0
$\begingroup$

I would like to know why hot air holds more water vapor. There is this question:

Why does hot air contain more water?

But I would like a more quantitative explanation. Ideally, an explanation based on, e.g., the perfect gas law, plus of course the intuitive reasoning behind the math. Should I ask a new question or should I put a bounty?

I don't have much reputation, but I could sacrifice it, if necessary. The only issue is that my requirements are quite different from those of the original question which doesn't mention any math. What should I do?

$\endgroup$
4
  • 2
    $\begingroup$ As a side note, it is unlikely that your intuition is similar to mine, so asking for intuition is too open ended. Read some of Feynman's books for good examples of how different his intuition is from, well, just about anyone reading them... $\endgroup$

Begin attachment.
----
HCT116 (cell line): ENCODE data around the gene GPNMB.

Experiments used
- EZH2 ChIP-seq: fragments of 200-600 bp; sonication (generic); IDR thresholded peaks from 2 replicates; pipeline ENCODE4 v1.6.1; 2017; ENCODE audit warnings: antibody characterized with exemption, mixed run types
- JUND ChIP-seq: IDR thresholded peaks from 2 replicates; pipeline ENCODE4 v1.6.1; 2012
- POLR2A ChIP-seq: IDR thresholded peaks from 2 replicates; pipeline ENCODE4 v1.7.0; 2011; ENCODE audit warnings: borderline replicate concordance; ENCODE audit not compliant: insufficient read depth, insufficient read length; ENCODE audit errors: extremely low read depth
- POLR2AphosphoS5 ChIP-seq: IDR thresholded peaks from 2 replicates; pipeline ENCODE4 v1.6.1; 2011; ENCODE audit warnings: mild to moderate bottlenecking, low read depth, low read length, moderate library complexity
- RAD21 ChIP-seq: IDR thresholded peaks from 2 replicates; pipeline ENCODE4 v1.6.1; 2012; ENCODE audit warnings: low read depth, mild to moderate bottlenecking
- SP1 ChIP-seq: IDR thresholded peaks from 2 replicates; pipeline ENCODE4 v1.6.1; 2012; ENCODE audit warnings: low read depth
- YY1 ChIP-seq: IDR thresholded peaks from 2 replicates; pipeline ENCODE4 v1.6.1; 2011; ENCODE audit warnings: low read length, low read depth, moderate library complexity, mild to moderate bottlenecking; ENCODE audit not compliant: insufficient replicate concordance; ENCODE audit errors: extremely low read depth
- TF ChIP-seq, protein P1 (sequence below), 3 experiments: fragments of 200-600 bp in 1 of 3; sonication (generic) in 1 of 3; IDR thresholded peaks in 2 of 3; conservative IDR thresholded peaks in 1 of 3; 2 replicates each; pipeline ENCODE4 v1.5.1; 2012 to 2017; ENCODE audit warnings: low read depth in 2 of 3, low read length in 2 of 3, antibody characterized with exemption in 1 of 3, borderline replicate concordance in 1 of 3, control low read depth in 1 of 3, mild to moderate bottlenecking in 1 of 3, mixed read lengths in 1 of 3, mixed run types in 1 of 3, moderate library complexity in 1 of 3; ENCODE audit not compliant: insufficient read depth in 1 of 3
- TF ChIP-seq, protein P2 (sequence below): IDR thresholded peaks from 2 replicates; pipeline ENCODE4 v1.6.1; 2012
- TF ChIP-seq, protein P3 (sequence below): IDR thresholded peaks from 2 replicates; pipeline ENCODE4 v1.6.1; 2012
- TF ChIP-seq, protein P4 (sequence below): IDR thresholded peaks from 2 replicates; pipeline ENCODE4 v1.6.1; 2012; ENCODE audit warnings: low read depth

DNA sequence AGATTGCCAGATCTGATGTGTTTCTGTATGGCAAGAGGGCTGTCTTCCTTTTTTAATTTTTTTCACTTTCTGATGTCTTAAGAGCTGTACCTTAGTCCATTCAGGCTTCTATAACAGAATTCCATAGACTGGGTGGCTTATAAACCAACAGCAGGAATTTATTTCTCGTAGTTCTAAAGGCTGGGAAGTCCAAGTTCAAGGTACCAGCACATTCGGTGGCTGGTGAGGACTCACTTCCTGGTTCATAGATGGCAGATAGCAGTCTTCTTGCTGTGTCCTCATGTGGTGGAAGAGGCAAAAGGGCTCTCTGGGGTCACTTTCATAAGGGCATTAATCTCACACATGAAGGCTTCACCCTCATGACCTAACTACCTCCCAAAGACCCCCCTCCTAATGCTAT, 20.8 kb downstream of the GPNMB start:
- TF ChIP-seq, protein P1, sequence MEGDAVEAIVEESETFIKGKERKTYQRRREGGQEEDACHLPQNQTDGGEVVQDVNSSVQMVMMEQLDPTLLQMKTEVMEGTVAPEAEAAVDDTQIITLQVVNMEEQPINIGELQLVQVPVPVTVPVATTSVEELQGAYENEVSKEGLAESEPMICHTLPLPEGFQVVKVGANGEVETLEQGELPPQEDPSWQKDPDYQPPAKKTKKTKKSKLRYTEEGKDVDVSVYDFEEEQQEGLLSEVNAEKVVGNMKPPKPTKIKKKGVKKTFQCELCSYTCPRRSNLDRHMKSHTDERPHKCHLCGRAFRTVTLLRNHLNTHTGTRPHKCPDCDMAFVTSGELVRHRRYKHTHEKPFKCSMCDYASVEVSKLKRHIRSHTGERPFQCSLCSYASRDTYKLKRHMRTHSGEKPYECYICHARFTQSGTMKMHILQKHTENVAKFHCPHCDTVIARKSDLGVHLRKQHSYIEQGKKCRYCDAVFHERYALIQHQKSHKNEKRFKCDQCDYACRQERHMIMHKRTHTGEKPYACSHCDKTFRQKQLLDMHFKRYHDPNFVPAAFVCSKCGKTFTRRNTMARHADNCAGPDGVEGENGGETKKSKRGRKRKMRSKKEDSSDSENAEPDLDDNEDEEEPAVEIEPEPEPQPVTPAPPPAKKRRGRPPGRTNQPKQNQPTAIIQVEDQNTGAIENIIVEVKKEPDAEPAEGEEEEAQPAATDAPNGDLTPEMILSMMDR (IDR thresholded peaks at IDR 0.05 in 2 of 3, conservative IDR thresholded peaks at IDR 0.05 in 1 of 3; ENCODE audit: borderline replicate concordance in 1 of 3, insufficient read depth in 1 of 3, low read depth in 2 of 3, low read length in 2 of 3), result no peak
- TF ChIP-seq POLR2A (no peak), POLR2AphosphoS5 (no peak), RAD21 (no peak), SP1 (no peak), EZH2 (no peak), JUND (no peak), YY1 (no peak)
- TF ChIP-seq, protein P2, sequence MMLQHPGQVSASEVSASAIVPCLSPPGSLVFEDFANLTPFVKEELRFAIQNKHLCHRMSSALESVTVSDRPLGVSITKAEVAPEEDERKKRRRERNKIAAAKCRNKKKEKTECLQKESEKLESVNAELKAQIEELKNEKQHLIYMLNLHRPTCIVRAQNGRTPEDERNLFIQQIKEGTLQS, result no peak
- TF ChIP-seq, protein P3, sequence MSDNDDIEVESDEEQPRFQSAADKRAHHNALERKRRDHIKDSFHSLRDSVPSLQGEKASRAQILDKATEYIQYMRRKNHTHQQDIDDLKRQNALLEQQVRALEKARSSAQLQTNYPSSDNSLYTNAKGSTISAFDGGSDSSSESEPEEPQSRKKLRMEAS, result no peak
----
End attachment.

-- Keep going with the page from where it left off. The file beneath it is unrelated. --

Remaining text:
– Jon Custer
    Commented May 18, 2023 at 16:21
  • $\begingroup$ But, what you are looking for would appear to be en.wikipedia.org/wiki/Clausius%E2%80%93Clapeyron_relation $\endgroup$
    – Jon Custer
    Commented May 18, 2023 at 16:38
  • $\begingroup$ @JonCuster that equation seems to fit the bill, though the derivation is pretty long. Howewer, dP/dT (I presume P is the saturated vapor pressure?) seems to decrease (and quadratically, at that!) with respect to the temperature, according to that equation. I would say this motivates a question. $\endgroup$
    – DeltaIV
    Commented May 22, 2023 at 15:12
  • $\begingroup$ @DeltaIV I could try and answer your question, but some detail from you would be useful. (1) Are you looking for an answer at high school level? College level? Other? (2) Are you familiar with basic thermodynamics, saturation pressure? (3) Are you familiar with basic vapor/liquid equilibrium?, Raoult's law? (4) What exactly are you trying to do? Do you have a specific calculation in mind? The more information you provide, the easier it will be to answer your question. $\endgroup$
    – Themis
    Commented Jun 11, 2023 at 18:57

0

You must log in to answer this question.

Browse other questions tagged .